Is Apple the new Oxbridge?

4th April 2012

Sarah Mitroff of Venture Beat reported yesterday that The Minerva Project, the self-described "first elite American university to be launched in a century," has raised $25 million in seed funding from Benchmark Capital to fund the Project's goal of making "high quality knowledge available to all," regardless of students' social status, athletic ability or geographic location. This seed round is the largest investment the venture capital firm has ever made, confirming their confidence in the San Francisco-based company's ability to promote a new form of e-education that they insist will rival the Ivies in quality while ensuring that the typical ulterior motives for student acceptance-endowment through familial wealth or athletic ability-are eschewed in favour of a genuine belief that each student can succeed.

The investment raises questions regarding the nature of knowledge as a right to which all are entitled, particularly as student debt around the world has soared to unprecedented levels. With classes scheduled to begin in the fall of 2014 and based entirely via the Internet, the Project aims to allow students from around the world to participate, while also, according to their website, committing "substantial resources not only to career services for current students, but to supporting its alumni throughout their careers with academic programs, personal publicity, and active participation in career management" (  As they use Benchmark's investment to get off the ground, the Project has a UK success story to strive to emulate.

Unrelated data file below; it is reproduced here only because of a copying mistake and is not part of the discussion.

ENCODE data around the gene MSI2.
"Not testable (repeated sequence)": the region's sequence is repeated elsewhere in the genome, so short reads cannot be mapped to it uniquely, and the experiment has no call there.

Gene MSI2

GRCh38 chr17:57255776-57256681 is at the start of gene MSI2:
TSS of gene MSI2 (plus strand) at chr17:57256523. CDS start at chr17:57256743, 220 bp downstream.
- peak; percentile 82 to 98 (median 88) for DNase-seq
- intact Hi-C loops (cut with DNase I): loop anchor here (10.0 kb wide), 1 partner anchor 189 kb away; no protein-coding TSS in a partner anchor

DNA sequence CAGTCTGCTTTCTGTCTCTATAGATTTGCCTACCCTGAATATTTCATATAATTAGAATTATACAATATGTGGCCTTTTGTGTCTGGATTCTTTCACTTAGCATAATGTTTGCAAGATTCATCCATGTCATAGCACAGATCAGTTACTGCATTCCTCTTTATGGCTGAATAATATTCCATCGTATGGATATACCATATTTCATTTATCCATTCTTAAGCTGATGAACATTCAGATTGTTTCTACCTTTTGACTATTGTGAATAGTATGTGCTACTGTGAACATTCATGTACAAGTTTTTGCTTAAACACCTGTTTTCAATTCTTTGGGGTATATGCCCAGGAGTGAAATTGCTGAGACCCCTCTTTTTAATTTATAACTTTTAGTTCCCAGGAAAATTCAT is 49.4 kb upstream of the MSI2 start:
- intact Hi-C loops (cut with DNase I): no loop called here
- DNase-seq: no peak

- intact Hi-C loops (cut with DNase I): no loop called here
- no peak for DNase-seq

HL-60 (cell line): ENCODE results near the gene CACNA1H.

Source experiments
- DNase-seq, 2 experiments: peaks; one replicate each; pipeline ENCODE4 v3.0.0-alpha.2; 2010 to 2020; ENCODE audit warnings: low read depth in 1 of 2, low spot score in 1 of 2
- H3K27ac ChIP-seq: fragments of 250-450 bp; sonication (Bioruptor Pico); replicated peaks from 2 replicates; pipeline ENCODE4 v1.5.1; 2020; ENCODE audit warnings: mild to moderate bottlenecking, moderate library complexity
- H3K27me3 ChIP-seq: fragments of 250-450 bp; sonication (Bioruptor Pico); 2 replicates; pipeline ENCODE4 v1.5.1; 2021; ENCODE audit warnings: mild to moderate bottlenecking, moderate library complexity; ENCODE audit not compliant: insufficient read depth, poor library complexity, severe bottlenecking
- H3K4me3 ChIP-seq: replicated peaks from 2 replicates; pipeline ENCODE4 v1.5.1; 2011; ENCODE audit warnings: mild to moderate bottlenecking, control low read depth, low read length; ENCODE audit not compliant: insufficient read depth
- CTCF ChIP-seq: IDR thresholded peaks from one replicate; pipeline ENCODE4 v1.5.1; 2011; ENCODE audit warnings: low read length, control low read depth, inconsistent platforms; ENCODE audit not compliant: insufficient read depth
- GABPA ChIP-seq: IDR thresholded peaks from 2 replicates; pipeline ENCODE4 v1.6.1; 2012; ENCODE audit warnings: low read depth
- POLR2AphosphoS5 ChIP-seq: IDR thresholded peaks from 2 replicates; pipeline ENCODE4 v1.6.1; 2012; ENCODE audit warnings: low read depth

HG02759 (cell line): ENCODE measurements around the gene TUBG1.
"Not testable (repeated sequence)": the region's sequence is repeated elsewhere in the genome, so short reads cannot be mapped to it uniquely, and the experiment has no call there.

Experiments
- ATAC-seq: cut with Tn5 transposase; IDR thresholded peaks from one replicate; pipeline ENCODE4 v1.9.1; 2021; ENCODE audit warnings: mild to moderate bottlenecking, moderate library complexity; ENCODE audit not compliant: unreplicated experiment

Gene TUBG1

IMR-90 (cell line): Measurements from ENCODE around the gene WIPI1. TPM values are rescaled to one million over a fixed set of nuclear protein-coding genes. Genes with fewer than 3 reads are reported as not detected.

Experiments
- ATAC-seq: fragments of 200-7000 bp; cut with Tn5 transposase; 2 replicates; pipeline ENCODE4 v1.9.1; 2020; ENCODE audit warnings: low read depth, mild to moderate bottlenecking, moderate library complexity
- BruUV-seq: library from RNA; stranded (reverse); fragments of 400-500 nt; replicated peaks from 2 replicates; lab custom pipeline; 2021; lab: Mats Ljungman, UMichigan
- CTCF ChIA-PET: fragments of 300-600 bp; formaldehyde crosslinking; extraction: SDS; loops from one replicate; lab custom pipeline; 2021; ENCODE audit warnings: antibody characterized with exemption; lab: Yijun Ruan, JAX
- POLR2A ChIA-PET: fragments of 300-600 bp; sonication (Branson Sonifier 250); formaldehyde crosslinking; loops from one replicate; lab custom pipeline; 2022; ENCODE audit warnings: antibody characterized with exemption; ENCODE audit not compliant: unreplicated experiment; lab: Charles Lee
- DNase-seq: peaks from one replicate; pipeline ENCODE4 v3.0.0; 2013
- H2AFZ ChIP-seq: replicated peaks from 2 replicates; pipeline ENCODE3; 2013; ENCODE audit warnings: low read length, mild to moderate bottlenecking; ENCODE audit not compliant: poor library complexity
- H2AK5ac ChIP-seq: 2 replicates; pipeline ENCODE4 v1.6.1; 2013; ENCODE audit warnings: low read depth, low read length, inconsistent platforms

The same day as Benchmark's investment in Minerva was announced, Jim Dalrymple reported that Open University, the Royal Charter-funded distance learning and research university, reached 50 million downloads of its content via iTunes U as a university partner with Apple . The app, launched in January, has benefitted from OU's reputation for excellence throughout the UK and beyond-OU is the first school in Europe to reach one million active subscriptions through iTunes U, receiving more than 40,000 new downloads each day.

Both achievements raise questions regarding the future of free knowledge as established through Internet connectivity. As many of the globe's financial markets struggle to come back from the recession, students have suffered at an intense rate. The U.S. student loan debt stands above $1 trillion, surpassing credit card and auto-loan debt. With the maximum tuition fee loan in England scheduled to rise to £9,000 this September, U.S. presidential candidate Rick Santorum's remarks that President Obama's desire for "everybody to go to college" renders him a "snob" paves the way for a new debate on whether Internet-based learning can bridge the affordability gap in higher education.